What is a Fiduciary?

Fiduciary is an individual who looks after the affairs of another. Arizona Professional Fiduciaries are licensed by the Arizona Supreme Court and goverened by the Code of Conduct which states:

The fiduciary shall exercise extreme care and diligence when making decisions on behalf of a ward or protected person. The fiduciary shall make all decisions in a manner that promotes the civil rights and liberties of the ward or protected person and maximizes independence and self-reliance.

Who needs a Guardian?

Guardianship is a legal procedure in which a person (or persons) is appointed by a court to make decisions for someone who no longer can make those decisions.

Why would we want a Personal Representative?

A Personal Representative is responsible for collecting the assets of the estate, protecting the estate property, preparing an inventory of the property, paying valid claims (including debts and taxes) against the estate, representing the estate in claims against others and distributing the estate.

What does a Conservator do?

If a court appoints someone to take care of financial matters, that person is usually called a "conservator of the estate," while a person in charge of medical and personal decisions is a "conservator of the person." An incapacitated person may need just one type of representative, or both.

What is a Power of Attorney and why do I need it?

A power of attorney (POA) is a document that allows you to appoint a person or organization to manage your affairs if you become unable to do so. However, all POAs are not created equal. Each type gives your attorney-in-fact (the person who will be making decisions on your behalf) a different level of control.

What is a "Self-Settled" Special Needs Trust?

A self-settled Special Needs Trust is one that is established with the beneficiary’s own assets. This type of trust is most commonly used in situations where a recipient of public benefits receives a personal injury settlement or inheritance that would otherwise disqualify from benefits.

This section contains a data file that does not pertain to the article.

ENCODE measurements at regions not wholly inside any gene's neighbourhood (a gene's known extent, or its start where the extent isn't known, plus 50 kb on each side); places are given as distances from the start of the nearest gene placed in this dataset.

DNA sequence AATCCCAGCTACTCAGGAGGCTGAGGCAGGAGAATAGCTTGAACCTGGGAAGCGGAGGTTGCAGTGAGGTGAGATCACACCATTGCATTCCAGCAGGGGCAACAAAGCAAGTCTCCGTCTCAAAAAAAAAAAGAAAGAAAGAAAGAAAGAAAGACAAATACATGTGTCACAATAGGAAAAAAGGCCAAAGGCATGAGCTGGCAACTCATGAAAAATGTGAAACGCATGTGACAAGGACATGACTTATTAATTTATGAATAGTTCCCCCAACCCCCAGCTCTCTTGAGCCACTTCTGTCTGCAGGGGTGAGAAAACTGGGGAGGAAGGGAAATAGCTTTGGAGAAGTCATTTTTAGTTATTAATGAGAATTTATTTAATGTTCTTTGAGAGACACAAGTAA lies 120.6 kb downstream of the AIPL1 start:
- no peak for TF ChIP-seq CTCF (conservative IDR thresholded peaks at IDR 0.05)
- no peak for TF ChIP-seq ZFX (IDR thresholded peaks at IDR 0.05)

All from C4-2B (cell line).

While receiving a large sum of money would ordinarily disqualify an ALTCS or SSI recipient from eligibility, Special Needs Trusts assist recipients in keeping the settlement or inheritance, and still remain eligible for benefits.

Most times, this person must be a court-appointed guardian, although the beneficiary’s parent or grandparent may also establish the trust in certain situations. Also, self-settled Special Needs Trusts must generally include what is called a payback provision, which repays state agencies for benefits upon the beneficiary’s death.

What is a "Third Party" Special Needs Trust?

Third-party Special Needs Trusts are different from self-settled trusts in that one person establishes them for the benefit of another. Parents of disabled children establish third-party Special Needs Trusts, thereby helping the child obtain public benefits while at the same time providing additional support for the disabled child.

The trust document must grant the trustee discretion whether to distribute funds to the beneficiary. If drafted in this manner, the trust may supplement the child's benefits without jeopardizing eligibility.

Unlike self-settled Special Needs Trusts, third-party Special Needs Trusts do not require payback provisions. Furthermore, they can ordinarily be established without the direction of a judge or a court-appointed guardian.

How are Special Needs Trusts Used?

Special Needs Trusts are ordinarily used to supplement the assistance provided by Medicaid (AHCCCS and ALTCS) or SSI. Once placed in a special needs trust, funds are set aside for certain uses, and they are not counted for public benefit eligibility purposes.

But, because Special Needs Trust funds can only be used for approved expenses, an inappropriate expenditure may cause the beneficiary to be denied or disqualified from public benefits.

Trustees are bound by fiduciary duties and must be attentive to detail when administering a Special Needs Trust. They must comply with the language of the trust document itself, as well as with Arizona trust laws.

In fulfilling their obligations, trustees are required to handle tax issues and necessary accountings. Since Special Needs Trusts are generally used to help the beneficiary remain eligible for public benefits, trustees should also be familiar with the rules and regulations surrounding ALTCS and SSI.